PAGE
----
Wednesday, September 08, 2010

Alaska: Day 4 (Denali to Seward)

On our fourth day in Alaska, our only real agenda was to drive from Denali National Park to Seward, which is two hours south of Anchorage. We'd estimated it as a six-hour drive, but planned to take our time and do some sightseeing along the way, since we'd heard that the Anchorage-to-Seward stretch along Turnagain Arm was famous for beautiful scenery.

The first four hours were uneventful. We stopped once around Mile 153 to try to snap a photo of Denali, but again we were mostly unsuccessful. We originally planned to stop for lunch in Wasilla (aka Sarah Palin-land) but after extensive smartphone research we decided to drive the extra 40-45 minutes so we could eat in Anchorage.

It was a good decision, as we all enjoyed our meal at the Glacier Brewhouse. They had a very interesting beer called the "Imperial Blonde" (aka "Ice Axe Ale") which is sweet and light despite containing 9% alcohol. According to the description on the menu, it's made with half a pound of honey per gallon. Yum. Their seafood chowder was also very tasty.

After lunch, we proceeded down the Seward Highway. Luckily we had done some research so we knew where to stop and look at things. Our first stop was Beluga Point at Mile 110. We stood around for awhile looking for beluga whales, but after not seeing any for several minutes, we got bored and left.

We were luckier at Mile 106, where my friend (the driver) saw two photographers with giant lenses and promptly pulled over at the side of the highway. There, we saw a Dall sheep and her lamb. This is the mother:


From there we drove all the way to Mile 78.9 where we took the Portage turnoff. Here's a random shot of the view along the way. It reminded me a little bit of the Sea-to-Sky Highway between Vancouver and Whistler:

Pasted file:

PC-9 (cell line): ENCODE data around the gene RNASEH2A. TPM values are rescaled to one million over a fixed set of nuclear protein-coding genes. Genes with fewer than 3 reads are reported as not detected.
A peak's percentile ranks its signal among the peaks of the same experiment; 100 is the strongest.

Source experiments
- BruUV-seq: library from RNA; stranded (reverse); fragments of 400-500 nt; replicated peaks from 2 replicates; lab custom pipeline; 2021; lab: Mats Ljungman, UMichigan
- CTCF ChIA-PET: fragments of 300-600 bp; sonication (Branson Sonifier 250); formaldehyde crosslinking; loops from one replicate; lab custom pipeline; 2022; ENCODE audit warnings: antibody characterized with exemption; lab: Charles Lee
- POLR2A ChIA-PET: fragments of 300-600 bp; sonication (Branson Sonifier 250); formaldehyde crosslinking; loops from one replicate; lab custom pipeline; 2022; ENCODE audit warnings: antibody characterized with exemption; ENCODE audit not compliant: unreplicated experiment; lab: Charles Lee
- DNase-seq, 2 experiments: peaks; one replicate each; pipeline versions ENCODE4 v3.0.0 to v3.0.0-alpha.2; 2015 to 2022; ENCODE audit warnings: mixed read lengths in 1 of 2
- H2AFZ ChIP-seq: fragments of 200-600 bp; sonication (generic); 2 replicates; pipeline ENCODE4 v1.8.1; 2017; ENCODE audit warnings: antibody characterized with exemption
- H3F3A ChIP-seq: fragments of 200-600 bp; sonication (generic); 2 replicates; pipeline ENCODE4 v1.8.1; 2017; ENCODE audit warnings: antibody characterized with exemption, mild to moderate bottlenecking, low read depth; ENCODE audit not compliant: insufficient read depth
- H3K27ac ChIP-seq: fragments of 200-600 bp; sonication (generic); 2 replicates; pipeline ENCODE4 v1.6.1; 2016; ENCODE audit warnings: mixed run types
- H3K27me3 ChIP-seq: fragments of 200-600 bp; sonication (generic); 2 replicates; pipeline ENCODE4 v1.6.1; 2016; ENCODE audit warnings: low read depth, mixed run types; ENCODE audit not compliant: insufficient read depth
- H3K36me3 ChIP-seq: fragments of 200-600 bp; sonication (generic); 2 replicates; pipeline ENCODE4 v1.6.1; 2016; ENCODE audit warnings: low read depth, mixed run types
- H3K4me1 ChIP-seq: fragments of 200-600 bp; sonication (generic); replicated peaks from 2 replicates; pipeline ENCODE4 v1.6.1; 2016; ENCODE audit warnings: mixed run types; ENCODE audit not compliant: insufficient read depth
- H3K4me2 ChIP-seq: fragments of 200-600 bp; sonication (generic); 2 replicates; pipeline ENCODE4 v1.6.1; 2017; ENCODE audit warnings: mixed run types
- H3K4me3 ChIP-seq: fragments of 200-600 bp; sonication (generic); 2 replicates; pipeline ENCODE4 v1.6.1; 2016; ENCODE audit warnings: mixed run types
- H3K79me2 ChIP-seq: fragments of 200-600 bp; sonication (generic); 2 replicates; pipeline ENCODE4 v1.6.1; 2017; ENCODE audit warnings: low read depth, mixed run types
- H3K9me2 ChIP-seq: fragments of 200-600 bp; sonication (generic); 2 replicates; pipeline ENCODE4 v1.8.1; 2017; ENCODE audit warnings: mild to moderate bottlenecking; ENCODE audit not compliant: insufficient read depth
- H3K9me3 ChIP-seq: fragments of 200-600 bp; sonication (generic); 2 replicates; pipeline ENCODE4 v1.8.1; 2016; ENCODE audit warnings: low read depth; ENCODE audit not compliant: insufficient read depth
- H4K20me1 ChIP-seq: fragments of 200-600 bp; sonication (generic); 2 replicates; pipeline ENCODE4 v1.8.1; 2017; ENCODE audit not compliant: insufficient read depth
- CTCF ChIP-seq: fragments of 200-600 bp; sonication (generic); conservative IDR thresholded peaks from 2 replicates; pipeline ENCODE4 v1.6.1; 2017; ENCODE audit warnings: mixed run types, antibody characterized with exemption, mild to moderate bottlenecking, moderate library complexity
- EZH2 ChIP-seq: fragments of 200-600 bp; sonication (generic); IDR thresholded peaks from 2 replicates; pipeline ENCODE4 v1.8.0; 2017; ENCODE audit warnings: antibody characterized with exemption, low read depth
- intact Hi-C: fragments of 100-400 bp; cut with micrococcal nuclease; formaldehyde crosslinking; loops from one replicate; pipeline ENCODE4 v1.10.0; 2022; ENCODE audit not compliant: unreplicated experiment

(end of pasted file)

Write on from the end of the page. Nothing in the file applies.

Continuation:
The Portage Glacier used to be visible from the visitor center at the end of Portage Lake, but it has receded significantly and now can only be seen by boat. There are a few other smaller glaciers which are visible from the lake, though:


Nearby there were some vista points from which we could see the Byron Glacier (meh), the Middle Glacier (even more meh), and the Explorer Glacier (better, see below):


As a bonus, there was a bridge from which we could see salmon swimming upstream to spawn. They were silver (coho) salmon, as it was too late in the season to see either the King or sockeye salmon runs. Several of the silver salmon were actually red from lack of oxygen:


Finally, just a few miles outside of Seward, we turned off on a side road to check out the Exit Glacier. We saw that there was a hike that went to the edge of the glacier, but it was a few miles long, so we decided to save that for another day and settled for a short walk that gave us this view:


Back at the Exit Glacier turnoff, we stopped at yet another restaurant called "Salmon Bake". We ordered snow crab, baby back ribs, fried calamari, and of course, the salmon bake:


I liked this Salmon Bake restaurant better than the one in Denali; I felt like the food was less greasy and it was certainly more reasonably priced. Interestingly, we got carded there for the second time that day. In retrospect, I realize we were carded every single time we ordered alcohol during the entire trip (probably five or six times). I wonder if Alaskans are just very strict and card everyone, or if they don't know how to judge the ages of Asian people? I mean, of the four of us, the youngest is twenty-nine...

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